His­tory is not a fairy tale to make us happy

Chicago Sun-Times - - TOP NEWS - | @NeilStein­berg nstein­berg@sun­times.com NEIL STEINBERG

Fri­day we saw our pres­i­dent stand be­fore Mount Rush­more and make an im­pas­sioned plea against what he called “a mer­ci­less cam­paign to erase our his­tory” and in fa­vor of what we can call the Par­son Weems’ Fa­ble view of the past.

You re­mem­ber Par­son Weems’ Fa­ble. Or maybe you don’t. That’s one prob­lem with his­tory: There’s so much. Rev. Ma­son Weems wrote about a young Ge­orge Wash­ing­ton cut­ting down a cherry tree. The lad is con­fronted by his fa­ther and con­fesses, “I can’t tell a lie. I did cut it with my hatchet.” Such is the hon­esty of our lead­ers!

In the view of our cur­rent pres­i­dent, who can­not tell the truth, the founders who cre­ated this coun­try were per­fect, while par­tic­i­pants in the na­tional drama who were not white men are flawed, fringe fig­ures, Betsy Ross sewing a flag.

The prob­lems with the Par­son Weems’ Fa­ble view of his­tory are many, but two stand out.

First, it didn’t hap­pen. De­spite Weems call­ing the story “too true to be doubted,” the cherry tree episode was in­vented, his­to­ri­ans agree, to sell books Hence Par­son Weems’ Fa­ble; kind of a give­away re­ally.

Sec­ond, his­tory as a se­ries of saints to ven­er­ate in­stead of study im­plies that these men are re­spon­si­ble for ev­ery­thing that tran­spired. Also un­true — if his­tory were about or­di­nary peo­ple bend­ing to the will of lead­ers, we’d all be hap­pily nod­ding along with Don­ald Trump. When only 38% of us are. The rest are bounc­ing in our chairs, ea­ger to toss him onto the ash heap come Novem­ber.

I can’t stom­ach myths be­cause the truth is al­ways more in­ter­est­ing. Only a false patriot de­mands Wash­ing­ton’s flaws be squinted away. Part of his ge­nius was in re­cov­er­ing from his own jaw-drop­ping tac­ti­cal blun­ders. Ge­orge Wash­ing­ton was a master re­treater; he could slip the jaws of de­feat to fight again bet­ter than any gen­eral who ever lived.

Sim­i­larly, the great­ness of our coun­try isn’t be­cause it’s per­fect, but that it over­came — and, ob­vi­ously, is still over­com­ing — its count­less flaws. The slav­ery and op­pres­sion that, to Trump and his ilk, wreck the story are ac­tu­ally an even greater sort of glory. Look at what was over­come.

Ex­trem­ism and schol­ar­ship don’t mix. We’ve got the Trump­skis on the right, de­mand­ing fairy tales to make them feel bet­ter. On the left, rad­i­cals can be just as bad: To them, Amer­i­can his­tory is a shame­ful char­nel house to be ex­posed, a se­ries of atroc­i­ties re­quired to jus­tify the rev­o­lu­tion they all crave.

You don’t have to choose be­tween Abra­ham Lin­coln and Fred­er­ick Dou­glass. The men ad­mired each other — that’s why it’s silly that kids at the Uni­ver­sity of Wis­con­sin want to re­move their Lin­coln statue. The rep­u­ta­tion of Lin­coln won’t be touched, while they’ll have, per­haps fit­tingly, an empty space at the mid­dle of cam­pus that’ll give high school se­niors one more rea­son to avoid go­ing to Madi­son.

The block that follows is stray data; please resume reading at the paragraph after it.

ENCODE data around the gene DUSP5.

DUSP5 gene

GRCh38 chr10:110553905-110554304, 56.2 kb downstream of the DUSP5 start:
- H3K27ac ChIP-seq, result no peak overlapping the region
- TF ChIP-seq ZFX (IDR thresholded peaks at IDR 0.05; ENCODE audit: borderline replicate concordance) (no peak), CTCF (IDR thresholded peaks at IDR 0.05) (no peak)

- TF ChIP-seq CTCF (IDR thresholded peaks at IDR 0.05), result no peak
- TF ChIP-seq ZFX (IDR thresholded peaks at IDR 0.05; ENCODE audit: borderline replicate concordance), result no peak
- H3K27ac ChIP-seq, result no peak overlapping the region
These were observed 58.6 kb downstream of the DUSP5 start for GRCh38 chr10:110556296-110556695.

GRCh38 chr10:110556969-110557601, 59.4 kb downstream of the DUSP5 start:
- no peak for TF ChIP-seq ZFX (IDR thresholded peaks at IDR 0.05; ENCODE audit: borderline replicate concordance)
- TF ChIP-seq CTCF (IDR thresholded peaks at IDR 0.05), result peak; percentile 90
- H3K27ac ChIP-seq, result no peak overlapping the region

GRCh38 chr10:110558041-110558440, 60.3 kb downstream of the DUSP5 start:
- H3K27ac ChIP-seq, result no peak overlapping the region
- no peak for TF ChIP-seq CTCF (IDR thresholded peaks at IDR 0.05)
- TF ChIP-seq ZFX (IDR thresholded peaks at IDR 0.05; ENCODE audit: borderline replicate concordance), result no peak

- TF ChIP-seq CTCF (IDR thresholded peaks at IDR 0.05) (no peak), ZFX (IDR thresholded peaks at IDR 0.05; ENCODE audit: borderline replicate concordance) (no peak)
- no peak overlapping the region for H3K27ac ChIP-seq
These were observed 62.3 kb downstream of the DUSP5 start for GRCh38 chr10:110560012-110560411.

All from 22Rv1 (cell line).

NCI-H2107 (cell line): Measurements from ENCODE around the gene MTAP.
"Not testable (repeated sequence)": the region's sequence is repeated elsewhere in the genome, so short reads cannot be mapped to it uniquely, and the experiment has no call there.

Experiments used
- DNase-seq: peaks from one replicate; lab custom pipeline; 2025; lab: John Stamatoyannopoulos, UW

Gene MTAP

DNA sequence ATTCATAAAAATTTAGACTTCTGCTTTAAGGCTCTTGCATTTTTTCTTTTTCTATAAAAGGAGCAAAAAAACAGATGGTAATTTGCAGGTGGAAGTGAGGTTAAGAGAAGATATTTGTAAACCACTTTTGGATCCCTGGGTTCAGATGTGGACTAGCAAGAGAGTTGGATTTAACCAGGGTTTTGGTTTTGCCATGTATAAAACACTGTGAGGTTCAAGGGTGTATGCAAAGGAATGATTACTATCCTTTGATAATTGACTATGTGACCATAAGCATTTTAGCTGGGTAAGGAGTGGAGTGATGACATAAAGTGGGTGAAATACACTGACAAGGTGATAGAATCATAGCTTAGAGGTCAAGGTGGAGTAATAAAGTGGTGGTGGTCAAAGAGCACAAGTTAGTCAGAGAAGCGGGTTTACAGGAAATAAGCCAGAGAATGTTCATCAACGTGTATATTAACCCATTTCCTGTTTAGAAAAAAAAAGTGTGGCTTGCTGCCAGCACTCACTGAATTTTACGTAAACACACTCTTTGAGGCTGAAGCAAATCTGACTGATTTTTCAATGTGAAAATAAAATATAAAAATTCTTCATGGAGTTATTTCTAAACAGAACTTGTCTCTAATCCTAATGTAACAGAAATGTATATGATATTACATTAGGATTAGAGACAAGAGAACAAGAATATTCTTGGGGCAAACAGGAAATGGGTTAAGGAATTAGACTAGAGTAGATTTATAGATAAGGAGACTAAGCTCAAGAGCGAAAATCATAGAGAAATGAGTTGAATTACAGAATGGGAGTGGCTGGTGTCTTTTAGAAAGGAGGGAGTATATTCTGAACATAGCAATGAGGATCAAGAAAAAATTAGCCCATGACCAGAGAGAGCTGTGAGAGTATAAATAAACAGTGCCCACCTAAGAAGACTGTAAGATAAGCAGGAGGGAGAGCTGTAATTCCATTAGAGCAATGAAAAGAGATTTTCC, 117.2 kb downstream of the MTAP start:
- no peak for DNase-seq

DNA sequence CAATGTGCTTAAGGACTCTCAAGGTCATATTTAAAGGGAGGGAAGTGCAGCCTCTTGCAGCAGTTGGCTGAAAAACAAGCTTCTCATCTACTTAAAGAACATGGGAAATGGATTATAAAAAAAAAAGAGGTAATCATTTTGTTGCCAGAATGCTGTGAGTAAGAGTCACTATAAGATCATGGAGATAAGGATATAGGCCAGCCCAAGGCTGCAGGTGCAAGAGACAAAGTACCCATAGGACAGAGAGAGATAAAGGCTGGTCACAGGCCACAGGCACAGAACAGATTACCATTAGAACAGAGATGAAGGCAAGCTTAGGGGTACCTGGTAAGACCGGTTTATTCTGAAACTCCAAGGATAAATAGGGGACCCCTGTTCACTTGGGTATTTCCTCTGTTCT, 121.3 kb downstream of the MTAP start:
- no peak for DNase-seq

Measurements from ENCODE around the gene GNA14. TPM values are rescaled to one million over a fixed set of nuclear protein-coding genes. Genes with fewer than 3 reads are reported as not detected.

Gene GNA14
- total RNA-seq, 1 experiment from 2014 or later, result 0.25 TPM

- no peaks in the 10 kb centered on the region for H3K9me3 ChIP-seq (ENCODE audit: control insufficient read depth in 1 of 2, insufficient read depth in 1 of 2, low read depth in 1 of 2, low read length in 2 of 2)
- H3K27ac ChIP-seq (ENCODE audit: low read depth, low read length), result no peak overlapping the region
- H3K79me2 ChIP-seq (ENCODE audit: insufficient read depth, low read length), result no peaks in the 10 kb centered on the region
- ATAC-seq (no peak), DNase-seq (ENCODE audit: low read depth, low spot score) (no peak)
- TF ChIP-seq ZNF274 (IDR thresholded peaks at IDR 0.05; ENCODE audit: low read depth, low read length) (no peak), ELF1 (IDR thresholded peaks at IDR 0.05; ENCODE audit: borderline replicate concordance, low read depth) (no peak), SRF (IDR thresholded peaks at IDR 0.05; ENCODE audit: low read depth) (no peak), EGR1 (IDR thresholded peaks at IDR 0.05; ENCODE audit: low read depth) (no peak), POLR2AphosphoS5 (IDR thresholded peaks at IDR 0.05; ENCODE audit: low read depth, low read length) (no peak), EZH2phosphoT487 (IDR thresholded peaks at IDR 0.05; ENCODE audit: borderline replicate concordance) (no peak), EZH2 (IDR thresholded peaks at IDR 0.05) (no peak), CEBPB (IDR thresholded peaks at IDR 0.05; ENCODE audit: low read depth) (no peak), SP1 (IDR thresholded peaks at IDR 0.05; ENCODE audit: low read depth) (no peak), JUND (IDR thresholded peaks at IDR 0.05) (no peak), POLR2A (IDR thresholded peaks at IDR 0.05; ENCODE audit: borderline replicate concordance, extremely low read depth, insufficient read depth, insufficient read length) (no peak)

And what’s next? Get­ting rid of

Fred­er­ick Dou­glass, too? Be­cause he cer­tainly was a big Lin­coln fan.

His­tory is bound­less. I’ve read both Sa­muel El­liot Mori­son’s and Howard Zinn’s his­to­ries of the Amer­i­can peo­ple. Both are ex­cel­lent. The for­mer is more pa­tri­otic, the lat­ter more crit­i­cal. Both true and valu­able.

Were his­tory not open to rein­ter­pre­ta­tion, no­body would write new his­tory books. But our past is con­stantly be­ing reeval­u­ated, seen in new light by fresh eyes peer­ing through dif­fer­ent lenses, with hereto­fore ig­nored voices join­ing in our Amer­i­can cho­rus.

Our pres­i­dent is an im­be­cile on whom nu­ance is lost. His fol­low­ers can’t grasp that you don’t need a white man on a horse to find glory. How about an en­slaved peo­ple, brought here in chains, for­bid­den from learn­ing to read, who in six gen­er­a­tions elected a pres­i­dent and forced their op­pres­sors to fi­nally tear down the mon­u­ments to their own ha­tred erected af­ter los­ing the war they dragged us through? That’s a story worth telling your chil­dren.

There’s a clever painting called “Par­son Weems’ Fa­ble” by Grant Wood at the Amon Carter Mu­seum of Amer­i­can Art in Fort Worth.

Wood gives young Ge­orge the head we see on the dol­lar bill. The cur­tain fringe is made of lit­tle cher­ries. And there in the back­ground, al­most un­no­ticed, are Black slaves, a sly re­minder of who gets left out of the fa­bles, un­til re­cently. No pres­i­den­tial pity party is go­ing to change that.


Grant Wood's Par­son Weems’ Fa­ble.

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